previews\ Jun 9, 2002 at 8:00 pm

Highland Warriors - PC - Preview

If most game developers are slop-slinging greaseballs at the local 24-hour diner, the people of Data Becker are Martha Stewart.  No, they can’t crochet a plaid scarf from a ball of thread and they don’t wear pink dresses (at least I don’t think they do).  Rather, Data Becker’s employees have an incredible eye for microscopic flaws.  Data Becker’s real-time-strategy games rely on three things: detail, detail, and detail.  Their upcoming real time strategy release Highland Warriors is another fine example of their ability to pick through their games with fine-toothed combs. 


Set in the Braveheart-era of the Scottish Middle Ages, Highland Warriors captures the spirit of the rugged lifestyle of the time period and the gruesome battles the various Scottish clans and English engaged in.  Data Becker utilizes the latest technology and incredible detail to make Highland Warriors a thoroughly enjoyable romp. 


Players begin by choosing their side.  Players can fight for freedom and join the Cameron Clan or crush the rebellion as a member of the civilized English.  Perhaps the economically powerful MacDonald clan or the magically-enriched MacKay clan suit your fancy.  Each clan has its strengths, and success largely relies on managing these strengths to victory. 


Highland Warriors shines on the screen.  All of the detailed graphics are viewable in a 360-degree rotatable environment.  Real-time shadows add realism to buildings, units, and landscape.  The units, made of up to 8,000 polygons, look just like extras from Braveheart with painted faces, nicks in armor, and plaid kilts.  Buildings, made of up to 1,700 polygons, have various stages of damage and real-time shadows for each stage.  Flags wave, trees sway, and smoke rises… the entire game seems as though it’s alive. 


Much of the gameplay is similar to that of other real time strategy games.  Various resources are required to construct buildings, create units, or purchase items.  In Highland Warriors, resources include stone, ore, wood, gold, and food.  This isn’t just hack and slash.  Strategically stockpiling resources and amassing an army could mean the difference between glorious freedom and heinous death.  The single-player campaign should take plenty of time to complete with 35 non-linear missions to tackle and 80 cutscenes detailing the story.  Multiplayer mode can support up to eight players simultaneously over the Internet or LAN.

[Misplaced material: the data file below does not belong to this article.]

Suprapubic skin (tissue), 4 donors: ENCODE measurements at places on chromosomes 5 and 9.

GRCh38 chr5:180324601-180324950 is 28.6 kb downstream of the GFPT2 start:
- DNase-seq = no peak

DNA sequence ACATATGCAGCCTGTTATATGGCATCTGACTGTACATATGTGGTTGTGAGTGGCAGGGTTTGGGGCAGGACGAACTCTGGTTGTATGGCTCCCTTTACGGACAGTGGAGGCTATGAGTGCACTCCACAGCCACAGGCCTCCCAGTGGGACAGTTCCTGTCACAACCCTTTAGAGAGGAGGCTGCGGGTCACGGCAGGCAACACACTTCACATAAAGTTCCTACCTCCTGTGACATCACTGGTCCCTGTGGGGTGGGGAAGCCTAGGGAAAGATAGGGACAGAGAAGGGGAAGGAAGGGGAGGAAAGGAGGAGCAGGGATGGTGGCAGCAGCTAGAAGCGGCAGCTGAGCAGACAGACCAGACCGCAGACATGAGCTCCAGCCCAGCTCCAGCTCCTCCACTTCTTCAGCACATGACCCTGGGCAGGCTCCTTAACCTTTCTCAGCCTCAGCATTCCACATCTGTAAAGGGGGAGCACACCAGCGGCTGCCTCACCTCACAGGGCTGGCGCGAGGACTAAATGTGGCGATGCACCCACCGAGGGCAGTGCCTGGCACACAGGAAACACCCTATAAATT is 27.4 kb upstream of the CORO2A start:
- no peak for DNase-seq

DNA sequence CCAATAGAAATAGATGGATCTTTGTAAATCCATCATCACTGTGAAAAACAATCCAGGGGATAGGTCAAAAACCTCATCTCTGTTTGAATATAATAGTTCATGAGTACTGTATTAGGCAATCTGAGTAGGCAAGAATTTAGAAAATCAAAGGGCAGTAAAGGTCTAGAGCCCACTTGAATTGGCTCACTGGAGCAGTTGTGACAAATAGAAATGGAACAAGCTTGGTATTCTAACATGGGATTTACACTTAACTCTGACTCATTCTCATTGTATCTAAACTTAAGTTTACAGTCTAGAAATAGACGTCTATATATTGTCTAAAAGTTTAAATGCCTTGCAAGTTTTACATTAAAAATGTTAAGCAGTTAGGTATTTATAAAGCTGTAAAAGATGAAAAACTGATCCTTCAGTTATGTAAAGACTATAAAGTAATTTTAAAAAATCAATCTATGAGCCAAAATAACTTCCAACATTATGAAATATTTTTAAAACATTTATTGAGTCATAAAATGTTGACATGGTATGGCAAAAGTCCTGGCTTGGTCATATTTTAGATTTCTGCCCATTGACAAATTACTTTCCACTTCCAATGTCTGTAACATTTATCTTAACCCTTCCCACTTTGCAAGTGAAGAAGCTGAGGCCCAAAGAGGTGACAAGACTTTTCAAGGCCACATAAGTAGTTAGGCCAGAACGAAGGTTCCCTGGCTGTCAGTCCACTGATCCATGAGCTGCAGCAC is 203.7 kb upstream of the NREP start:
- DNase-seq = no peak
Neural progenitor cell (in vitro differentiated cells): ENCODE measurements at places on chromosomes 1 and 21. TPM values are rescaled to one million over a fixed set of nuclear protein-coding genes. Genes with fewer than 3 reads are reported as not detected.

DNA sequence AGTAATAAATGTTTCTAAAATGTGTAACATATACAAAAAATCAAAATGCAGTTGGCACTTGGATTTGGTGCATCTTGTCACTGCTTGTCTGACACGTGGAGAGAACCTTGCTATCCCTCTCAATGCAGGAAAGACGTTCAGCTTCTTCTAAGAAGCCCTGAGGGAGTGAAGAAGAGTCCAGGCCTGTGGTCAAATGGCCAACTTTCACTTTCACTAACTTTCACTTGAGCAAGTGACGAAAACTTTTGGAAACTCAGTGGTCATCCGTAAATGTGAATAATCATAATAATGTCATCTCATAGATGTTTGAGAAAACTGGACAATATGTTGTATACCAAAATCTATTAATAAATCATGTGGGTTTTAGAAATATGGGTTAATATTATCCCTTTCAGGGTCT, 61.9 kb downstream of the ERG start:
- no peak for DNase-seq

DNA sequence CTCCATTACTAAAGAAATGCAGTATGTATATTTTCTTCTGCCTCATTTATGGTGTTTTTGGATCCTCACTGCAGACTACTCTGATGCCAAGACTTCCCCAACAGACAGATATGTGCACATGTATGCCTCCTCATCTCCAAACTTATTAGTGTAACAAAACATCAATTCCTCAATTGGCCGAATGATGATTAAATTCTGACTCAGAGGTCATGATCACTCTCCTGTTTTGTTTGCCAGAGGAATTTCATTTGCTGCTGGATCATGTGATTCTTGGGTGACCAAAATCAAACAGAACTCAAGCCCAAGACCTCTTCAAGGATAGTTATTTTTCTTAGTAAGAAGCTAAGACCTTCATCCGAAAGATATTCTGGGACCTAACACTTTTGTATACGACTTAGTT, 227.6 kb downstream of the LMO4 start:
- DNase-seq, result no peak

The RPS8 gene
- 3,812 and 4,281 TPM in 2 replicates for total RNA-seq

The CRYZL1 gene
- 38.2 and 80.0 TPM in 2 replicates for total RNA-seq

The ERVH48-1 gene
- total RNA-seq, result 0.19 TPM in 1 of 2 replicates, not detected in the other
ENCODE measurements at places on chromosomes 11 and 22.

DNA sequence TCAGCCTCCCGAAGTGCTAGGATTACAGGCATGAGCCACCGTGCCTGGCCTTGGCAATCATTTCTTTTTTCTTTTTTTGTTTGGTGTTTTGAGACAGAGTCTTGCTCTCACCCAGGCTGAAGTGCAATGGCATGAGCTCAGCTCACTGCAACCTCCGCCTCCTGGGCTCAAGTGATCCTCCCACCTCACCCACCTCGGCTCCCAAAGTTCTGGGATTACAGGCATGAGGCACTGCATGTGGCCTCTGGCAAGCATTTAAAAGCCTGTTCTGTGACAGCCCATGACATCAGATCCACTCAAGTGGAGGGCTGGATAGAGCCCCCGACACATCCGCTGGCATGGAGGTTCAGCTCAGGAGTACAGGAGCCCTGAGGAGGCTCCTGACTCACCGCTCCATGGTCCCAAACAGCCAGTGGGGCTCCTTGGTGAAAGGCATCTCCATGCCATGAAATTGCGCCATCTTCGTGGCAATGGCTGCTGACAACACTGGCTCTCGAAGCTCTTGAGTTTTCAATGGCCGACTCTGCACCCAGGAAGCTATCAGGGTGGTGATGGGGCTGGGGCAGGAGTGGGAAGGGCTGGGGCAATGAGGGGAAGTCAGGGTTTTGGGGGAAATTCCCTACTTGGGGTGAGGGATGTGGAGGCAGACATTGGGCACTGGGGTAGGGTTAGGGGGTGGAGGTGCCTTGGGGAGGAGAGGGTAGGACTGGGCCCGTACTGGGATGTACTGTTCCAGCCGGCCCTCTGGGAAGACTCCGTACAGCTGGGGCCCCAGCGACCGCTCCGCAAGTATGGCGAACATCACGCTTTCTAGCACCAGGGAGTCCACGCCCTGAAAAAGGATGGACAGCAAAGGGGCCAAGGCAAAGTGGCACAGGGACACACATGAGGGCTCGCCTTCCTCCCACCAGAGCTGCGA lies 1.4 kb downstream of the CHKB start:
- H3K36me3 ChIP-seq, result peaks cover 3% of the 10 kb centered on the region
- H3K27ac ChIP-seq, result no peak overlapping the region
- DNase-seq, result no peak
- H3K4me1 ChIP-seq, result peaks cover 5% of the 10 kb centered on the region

Units, made of 8,000 polygons each, include sword-wielding and mace-twirling infantry to long-range bowmen and spell-casting druids.  Each army has special units unique to the game.  The English can use spies to gain intelligence on their enemies and the MacKay clan have druids to inflict plagues on units.  What would a game of Scottish freedom be without William Wallace?  Mr. Wallace and other historical figures, including King Edward I and Robert the Bruce, make appearances and have their own special active and passive skills.  King Edward, for example, can bring fear on enemies causing them to flee with his passive skill, and can gain vital knowledge from captured enemies through torture with his active skill.  The workers on each side can also specialize in certain tasks.  Leave a peasant on the fields to harvest for an extended period of time, and he’ll become a master farmer, harvesting at accelerated speeds but losing other skills such as woodcutting and mining.


Data Becker pushed reality to the extreme with their implementation of realistic weather.  The first real time strategy game to apply changing weather within missions, Highland Warriors challenges the player to plan ahead for the brutal winters.  Green fields slowly turn to snowy winter wonderlands, causing all kinds of havoc on units.  Units’ performance deteriorates in the snow, food is harder to come by, and some terrain becomes impassable. 


Again, it’s the little details Data Becker pays attention to that makes their games special.  Highland Warriors’ user-friendly atmosphere won’t alienate anyone.  Easy to use tutorials will leave players screaming “Freedom!” in no time.  The game’s interface is entirely malleable as well.  Don’t like the mini-map in the corner?  Move it wherever you like.  Buttons cluttering your screen?  Move them or delete them entirely.  Customize the screen as you see fit.


Highland Warriors will be available for the PC this winter.   

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